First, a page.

Welcome to the SANS Security Policy Resource page, a consensus research project of the SANS community. The ultimate goal of the project is to offer everything you need for rapid development and implementation of information security policies. You’ll find a great set of resources posted here already, including policy templates for twenty-seven important security requirements.
Information Security Primer
This document discusses fundamental security concepts and architectures applicable to TCP/IP networks. This document is a primer and is meant to convey a broad abstract of security in a networking environment. In instances where specific vendor products are mentioned, the reader should not interpret them as recommendations by me, the author. They are strictly for example purposes. As with any other network technology, one product does not fit all environments.
IT and Information Security Cheat Sheets
As much as we try to be proactive about information security, IT planning, or project management, we get distracted, or procrastinate. These information security cheat sheets, checklists and templates are designed to assist IT professionals in difficult situations, even if they find themselves unprepared.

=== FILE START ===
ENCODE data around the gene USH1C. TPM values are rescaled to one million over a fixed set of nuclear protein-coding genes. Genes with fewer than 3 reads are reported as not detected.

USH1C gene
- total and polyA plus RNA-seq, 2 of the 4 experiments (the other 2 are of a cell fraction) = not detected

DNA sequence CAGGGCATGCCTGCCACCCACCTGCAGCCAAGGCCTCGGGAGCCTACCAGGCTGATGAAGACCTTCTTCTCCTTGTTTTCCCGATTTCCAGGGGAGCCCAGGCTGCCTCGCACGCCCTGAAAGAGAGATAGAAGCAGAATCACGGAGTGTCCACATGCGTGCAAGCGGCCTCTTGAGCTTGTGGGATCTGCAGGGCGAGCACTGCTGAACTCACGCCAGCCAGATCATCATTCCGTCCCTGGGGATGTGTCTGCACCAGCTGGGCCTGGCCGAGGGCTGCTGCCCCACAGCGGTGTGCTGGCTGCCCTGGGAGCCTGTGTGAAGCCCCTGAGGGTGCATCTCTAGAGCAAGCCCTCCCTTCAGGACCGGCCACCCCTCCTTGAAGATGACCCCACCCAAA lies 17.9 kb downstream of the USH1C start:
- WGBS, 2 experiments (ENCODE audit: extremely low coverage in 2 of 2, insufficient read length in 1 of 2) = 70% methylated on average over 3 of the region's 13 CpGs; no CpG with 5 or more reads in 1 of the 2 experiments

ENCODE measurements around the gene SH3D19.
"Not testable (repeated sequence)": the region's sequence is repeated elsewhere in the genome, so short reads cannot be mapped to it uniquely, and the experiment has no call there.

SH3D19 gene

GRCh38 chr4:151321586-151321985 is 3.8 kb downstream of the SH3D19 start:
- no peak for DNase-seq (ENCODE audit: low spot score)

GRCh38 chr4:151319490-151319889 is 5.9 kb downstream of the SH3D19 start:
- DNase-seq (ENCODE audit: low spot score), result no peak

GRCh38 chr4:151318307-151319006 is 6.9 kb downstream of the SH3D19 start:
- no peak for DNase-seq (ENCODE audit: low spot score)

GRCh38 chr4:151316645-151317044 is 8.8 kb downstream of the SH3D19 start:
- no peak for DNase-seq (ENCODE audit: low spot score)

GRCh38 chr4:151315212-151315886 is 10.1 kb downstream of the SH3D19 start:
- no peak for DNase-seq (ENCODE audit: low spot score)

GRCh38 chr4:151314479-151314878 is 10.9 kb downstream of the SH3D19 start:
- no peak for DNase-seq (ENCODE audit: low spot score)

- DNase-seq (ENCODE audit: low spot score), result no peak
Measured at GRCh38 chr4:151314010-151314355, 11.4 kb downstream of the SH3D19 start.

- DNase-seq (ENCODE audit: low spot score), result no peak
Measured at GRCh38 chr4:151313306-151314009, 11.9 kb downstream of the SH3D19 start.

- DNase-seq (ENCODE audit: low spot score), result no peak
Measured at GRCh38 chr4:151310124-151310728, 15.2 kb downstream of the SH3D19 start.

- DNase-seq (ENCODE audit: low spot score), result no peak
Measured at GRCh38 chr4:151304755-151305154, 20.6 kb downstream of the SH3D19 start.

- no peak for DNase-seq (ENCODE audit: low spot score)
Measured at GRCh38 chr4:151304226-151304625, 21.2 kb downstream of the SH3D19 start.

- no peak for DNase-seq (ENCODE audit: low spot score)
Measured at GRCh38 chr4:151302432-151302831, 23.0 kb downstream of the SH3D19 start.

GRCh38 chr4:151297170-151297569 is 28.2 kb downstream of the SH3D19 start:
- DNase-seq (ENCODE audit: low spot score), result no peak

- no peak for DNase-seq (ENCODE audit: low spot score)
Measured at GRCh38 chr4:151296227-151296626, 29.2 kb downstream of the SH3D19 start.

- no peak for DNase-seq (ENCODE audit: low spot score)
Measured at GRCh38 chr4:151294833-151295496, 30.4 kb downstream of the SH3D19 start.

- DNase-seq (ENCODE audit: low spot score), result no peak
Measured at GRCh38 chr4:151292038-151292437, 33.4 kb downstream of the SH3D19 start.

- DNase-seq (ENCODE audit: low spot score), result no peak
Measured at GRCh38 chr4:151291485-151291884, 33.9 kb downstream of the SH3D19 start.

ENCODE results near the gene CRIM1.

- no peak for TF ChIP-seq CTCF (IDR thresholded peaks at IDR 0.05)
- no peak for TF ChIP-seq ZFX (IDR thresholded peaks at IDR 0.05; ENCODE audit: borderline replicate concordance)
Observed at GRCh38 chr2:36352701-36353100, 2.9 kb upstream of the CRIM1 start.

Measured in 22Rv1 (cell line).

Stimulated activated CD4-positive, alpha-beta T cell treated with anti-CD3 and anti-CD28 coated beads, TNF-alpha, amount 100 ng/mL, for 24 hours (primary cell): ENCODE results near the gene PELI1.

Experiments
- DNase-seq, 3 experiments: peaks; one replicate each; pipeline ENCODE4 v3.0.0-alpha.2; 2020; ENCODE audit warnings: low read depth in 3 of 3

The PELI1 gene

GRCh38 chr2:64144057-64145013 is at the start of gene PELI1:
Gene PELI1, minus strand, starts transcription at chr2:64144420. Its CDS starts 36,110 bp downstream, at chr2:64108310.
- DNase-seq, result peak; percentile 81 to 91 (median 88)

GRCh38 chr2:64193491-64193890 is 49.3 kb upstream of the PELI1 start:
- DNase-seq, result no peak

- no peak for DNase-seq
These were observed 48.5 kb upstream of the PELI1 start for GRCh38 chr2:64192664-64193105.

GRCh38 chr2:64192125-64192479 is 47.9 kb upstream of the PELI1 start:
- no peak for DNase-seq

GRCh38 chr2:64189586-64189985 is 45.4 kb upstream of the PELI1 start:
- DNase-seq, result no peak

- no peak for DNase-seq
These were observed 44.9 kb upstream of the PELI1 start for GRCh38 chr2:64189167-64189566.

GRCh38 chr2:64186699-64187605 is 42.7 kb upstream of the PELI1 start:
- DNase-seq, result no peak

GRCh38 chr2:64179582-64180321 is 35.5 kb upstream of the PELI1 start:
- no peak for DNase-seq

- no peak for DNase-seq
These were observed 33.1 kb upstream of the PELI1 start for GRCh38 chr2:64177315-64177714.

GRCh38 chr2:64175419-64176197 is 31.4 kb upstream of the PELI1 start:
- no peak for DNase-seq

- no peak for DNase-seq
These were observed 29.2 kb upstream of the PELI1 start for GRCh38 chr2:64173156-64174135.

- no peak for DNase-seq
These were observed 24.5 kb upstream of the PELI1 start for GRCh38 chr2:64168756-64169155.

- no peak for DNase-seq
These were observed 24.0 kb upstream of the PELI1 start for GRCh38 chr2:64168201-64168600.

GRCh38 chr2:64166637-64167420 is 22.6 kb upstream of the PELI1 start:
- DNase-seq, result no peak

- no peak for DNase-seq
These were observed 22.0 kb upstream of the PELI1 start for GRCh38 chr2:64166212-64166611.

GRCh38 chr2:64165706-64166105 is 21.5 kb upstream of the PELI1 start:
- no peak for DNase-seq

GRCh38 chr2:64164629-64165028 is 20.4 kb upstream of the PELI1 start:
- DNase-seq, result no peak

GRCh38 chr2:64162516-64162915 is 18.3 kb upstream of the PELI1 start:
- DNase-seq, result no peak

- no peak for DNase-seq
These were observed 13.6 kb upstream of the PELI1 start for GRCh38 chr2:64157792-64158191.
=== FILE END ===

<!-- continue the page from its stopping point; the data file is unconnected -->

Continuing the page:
IT Infrastructure Security-Step by Step
After having worked as a system/network administrator for couple of years, I was instrumental in the design and implementation of my organization’s System Networking and Communication Infrastructure. I had been given the responsibility for the installation, improvement and maintenance of security of the entire Information Technology Infrastructure of the organization. During this period, I realized the need for acquiring a high level of understanding of the critical issues of security and implementing the same in a rea…
Network Security- A Guide for Small and Mid-sized
Businesses The objective of this paper is to educate both IT staff and senior management for small-medium sized businesses (SMB’s) as to the network security threats that exist. The paper presents a digest of industry best practices for network security, which will hopefully assist SMB’s in setting priorities for securing the perimeter of a typical SMB network. The security industry does a good job of publicizing security threats on a continual basis. However, much of what we read in the press contains little if any context assoc…